Here you'll find articles and resources for STEM+Arts education, also known as STEAM. Topics include science, technology, engineering, math and arts education and range from research reports to feature articles to profiles of makerspaces to news about new STEAM and STEAM initiatives in schools.
A nonprofit pursuing the goal of helping prepare 100,000 teachers to teach STEM subjects in American classrooms by 2021 recently issued a report on 10 trends for 2020, placing diversity challenges at the top of the list.
The Future Engineer program funds computer science courses at more than 2,000 high schools, according to Amazon. The goal is to support students in underserved and underrepresented communities.
Students attending schools that belong to the High School Esports League (HSEL) will be eligible for "For the Gamers" scholarships being granted by eFuse. So far, slightly more than $200,000 have been donated, almost all of that by eFuse, which operates a social network for esports and video games.
The number of opportunities in esports has nearly doubled year over year.
When we discuss STEM education, it's easy to focus on acts of teaching and learning. But if our vision of STEM is only confined to the classroom, we risk ignoring a large portion of what the true essence of STEM education is all about. It is more than just a collection of subjects taught in isolation. In its truest form, STEM is a state of mind: a practice of critical thinking and problem-solving that learners engage in throughout life.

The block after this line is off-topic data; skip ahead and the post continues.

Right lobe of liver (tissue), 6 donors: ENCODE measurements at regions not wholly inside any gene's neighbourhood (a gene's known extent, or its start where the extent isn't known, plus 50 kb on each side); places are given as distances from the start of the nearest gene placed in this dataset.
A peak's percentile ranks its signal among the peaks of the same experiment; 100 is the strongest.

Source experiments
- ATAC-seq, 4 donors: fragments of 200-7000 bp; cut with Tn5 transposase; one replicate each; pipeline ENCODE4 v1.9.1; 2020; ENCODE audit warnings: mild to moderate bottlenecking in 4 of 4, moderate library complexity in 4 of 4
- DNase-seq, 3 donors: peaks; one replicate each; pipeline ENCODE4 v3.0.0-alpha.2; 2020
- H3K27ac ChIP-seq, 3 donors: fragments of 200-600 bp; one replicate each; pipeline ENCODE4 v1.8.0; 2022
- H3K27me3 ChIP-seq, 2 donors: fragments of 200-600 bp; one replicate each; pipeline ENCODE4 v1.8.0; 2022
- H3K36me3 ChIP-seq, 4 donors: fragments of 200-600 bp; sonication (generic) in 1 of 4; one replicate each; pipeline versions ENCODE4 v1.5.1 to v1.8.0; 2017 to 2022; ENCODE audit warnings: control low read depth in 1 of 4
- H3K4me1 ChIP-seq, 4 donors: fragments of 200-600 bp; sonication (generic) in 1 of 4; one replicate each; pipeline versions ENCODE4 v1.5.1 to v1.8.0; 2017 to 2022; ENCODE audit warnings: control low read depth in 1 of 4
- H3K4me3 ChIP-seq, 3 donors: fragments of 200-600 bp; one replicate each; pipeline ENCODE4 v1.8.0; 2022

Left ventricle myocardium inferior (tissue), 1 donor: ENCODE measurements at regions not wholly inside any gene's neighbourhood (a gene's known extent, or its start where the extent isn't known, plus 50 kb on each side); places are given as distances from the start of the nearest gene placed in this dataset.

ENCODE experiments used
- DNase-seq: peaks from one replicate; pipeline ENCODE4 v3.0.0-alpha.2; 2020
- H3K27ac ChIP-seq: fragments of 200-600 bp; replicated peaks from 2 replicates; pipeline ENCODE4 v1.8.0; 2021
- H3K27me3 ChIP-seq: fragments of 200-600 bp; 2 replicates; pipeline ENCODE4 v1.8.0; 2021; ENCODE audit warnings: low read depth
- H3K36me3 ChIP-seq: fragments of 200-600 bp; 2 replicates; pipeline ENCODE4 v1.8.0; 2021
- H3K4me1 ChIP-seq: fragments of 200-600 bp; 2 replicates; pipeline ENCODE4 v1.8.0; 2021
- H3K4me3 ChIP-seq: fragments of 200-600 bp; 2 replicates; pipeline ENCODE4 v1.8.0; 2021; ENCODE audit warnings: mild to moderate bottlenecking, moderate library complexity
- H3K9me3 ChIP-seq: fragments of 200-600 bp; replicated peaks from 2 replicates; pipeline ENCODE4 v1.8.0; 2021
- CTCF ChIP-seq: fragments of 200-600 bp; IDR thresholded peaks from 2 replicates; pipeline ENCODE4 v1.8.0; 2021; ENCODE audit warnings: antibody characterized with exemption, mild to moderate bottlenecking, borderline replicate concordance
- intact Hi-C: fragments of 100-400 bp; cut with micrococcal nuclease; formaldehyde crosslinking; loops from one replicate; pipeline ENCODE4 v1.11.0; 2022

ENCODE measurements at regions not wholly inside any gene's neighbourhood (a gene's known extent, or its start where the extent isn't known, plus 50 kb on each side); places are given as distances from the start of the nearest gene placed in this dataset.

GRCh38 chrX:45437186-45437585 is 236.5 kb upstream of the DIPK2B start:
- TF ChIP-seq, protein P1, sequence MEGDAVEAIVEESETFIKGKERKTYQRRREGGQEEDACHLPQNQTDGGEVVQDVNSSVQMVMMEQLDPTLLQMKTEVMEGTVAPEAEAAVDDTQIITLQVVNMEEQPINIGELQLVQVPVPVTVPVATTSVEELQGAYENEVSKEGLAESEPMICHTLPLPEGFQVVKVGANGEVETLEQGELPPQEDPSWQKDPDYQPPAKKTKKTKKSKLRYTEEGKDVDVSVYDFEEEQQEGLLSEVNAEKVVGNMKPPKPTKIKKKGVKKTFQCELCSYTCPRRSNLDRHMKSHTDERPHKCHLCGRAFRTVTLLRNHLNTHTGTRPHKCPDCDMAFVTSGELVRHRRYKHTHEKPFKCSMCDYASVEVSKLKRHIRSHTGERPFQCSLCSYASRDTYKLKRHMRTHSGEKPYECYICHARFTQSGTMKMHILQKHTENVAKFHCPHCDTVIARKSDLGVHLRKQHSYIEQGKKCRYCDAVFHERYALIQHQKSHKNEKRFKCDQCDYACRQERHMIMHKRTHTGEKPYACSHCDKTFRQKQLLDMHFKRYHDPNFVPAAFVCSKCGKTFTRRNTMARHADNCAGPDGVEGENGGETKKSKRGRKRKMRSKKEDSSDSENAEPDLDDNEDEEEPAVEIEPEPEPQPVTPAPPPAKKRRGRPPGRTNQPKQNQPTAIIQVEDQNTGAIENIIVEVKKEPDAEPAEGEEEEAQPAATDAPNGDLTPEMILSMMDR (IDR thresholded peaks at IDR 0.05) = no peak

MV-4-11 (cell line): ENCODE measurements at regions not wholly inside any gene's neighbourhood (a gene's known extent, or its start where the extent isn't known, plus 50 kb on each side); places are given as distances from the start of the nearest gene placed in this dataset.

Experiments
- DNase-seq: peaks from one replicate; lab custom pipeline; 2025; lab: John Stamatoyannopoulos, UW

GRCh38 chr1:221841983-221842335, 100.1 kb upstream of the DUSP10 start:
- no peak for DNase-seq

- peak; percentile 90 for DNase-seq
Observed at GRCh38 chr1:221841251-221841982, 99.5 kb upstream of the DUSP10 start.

Discovery Education and Siemens have opened the 2020 Possibility Grant Sweepstakes, which will award $10,000 to one educator that can be used for “a science lab makeover and/or STEM-related equipment, supplies, or technology.”
Six school systems have announced the introduction of esports teams in the last month.
PlayVS and Epic Games are launching a Fortnite league for high school and college. In response, at least one state has nixed the playing of varsity Fortnite in high schools because the game's weaponry includes guns.
An education technology company that produces a virtual robotics platform to help middle schoolers learn coding and robotics basics has released a sequel to its original set of curricula.
After 10 years of investment, it’s time to re-evaluate and chart a new way forward.